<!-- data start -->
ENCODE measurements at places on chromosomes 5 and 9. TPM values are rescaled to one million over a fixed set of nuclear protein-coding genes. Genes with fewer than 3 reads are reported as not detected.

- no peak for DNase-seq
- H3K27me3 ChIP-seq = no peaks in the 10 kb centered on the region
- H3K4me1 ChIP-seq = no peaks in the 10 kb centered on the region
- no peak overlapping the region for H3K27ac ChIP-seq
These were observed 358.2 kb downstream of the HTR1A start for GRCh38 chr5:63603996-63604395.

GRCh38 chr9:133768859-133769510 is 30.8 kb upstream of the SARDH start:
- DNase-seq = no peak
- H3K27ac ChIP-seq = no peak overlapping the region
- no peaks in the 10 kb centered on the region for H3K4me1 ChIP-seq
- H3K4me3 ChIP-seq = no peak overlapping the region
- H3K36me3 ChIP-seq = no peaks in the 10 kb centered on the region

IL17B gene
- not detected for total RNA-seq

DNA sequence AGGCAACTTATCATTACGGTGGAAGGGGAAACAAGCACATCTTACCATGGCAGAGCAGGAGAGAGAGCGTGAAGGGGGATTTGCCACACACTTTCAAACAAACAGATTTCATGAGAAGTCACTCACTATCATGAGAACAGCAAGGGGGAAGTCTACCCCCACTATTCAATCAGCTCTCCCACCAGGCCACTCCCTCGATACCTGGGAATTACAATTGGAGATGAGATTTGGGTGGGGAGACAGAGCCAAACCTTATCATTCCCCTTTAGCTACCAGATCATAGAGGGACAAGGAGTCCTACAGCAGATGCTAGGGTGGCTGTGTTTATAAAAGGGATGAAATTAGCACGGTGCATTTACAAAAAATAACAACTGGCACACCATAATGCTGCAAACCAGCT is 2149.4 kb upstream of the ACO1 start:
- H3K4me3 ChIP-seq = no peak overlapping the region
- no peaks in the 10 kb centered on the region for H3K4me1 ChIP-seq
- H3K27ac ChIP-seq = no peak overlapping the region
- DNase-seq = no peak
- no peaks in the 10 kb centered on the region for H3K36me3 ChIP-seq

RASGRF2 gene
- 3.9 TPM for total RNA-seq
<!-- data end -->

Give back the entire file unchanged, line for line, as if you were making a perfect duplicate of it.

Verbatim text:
ENCODE measurements at places on chromosomes 5 and 9. TPM values are rescaled to one million over a fixed set of nuclear protein-coding genes. Genes with fewer than 3 reads are reported as not detected.

- no peak for DNase-seq
- H3K27me3 ChIP-seq = no peaks in the 10 kb centered on the region
- H3K4me1 ChIP-seq = no peaks in the 10 kb centered on the region
- no peak overlapping the region for H3K27ac ChIP-seq
These were observed 358.2 kb downstream of the HTR1A start for GRCh38 chr5:63603996-63604395.

GRCh38 chr9:133768859-133769510 is 30.8 kb upstream of the SARDH start:
- DNase-seq = no peak
- H3K27ac ChIP-seq = no peak overlapping the region
- no peaks in the 10 kb centered on the region for H3K4me1 ChIP-seq
- H3K4me3 ChIP-seq = no peak overlapping the region
- H3K36me3 ChIP-seq = no peaks in the 10 kb centered on the region

IL17B gene
- not detected for total RNA-seq

DNA sequence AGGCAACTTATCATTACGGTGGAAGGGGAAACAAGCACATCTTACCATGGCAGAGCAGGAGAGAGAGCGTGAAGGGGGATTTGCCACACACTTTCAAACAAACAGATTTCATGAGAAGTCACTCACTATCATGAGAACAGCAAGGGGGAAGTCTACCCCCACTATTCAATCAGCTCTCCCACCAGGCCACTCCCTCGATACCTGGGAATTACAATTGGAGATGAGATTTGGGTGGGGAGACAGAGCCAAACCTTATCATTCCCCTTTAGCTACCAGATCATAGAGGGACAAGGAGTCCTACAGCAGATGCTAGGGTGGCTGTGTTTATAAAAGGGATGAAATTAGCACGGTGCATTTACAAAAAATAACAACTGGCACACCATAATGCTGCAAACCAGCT is 2149.4 kb upstream of the ACO1 start:
- H3K4me3 ChIP-seq = no peak overlapping the region
- no peaks in the 10 kb centered on the region for H3K4me1 ChIP-seq
- H3K27ac ChIP-seq = no peak overlapping the region
- DNase-seq = no peak
- no peaks in the 10 kb centered on the region for H3K36me3 ChIP-seq

RASGRF2 gene
- 3.9 TPM for total RNA-seq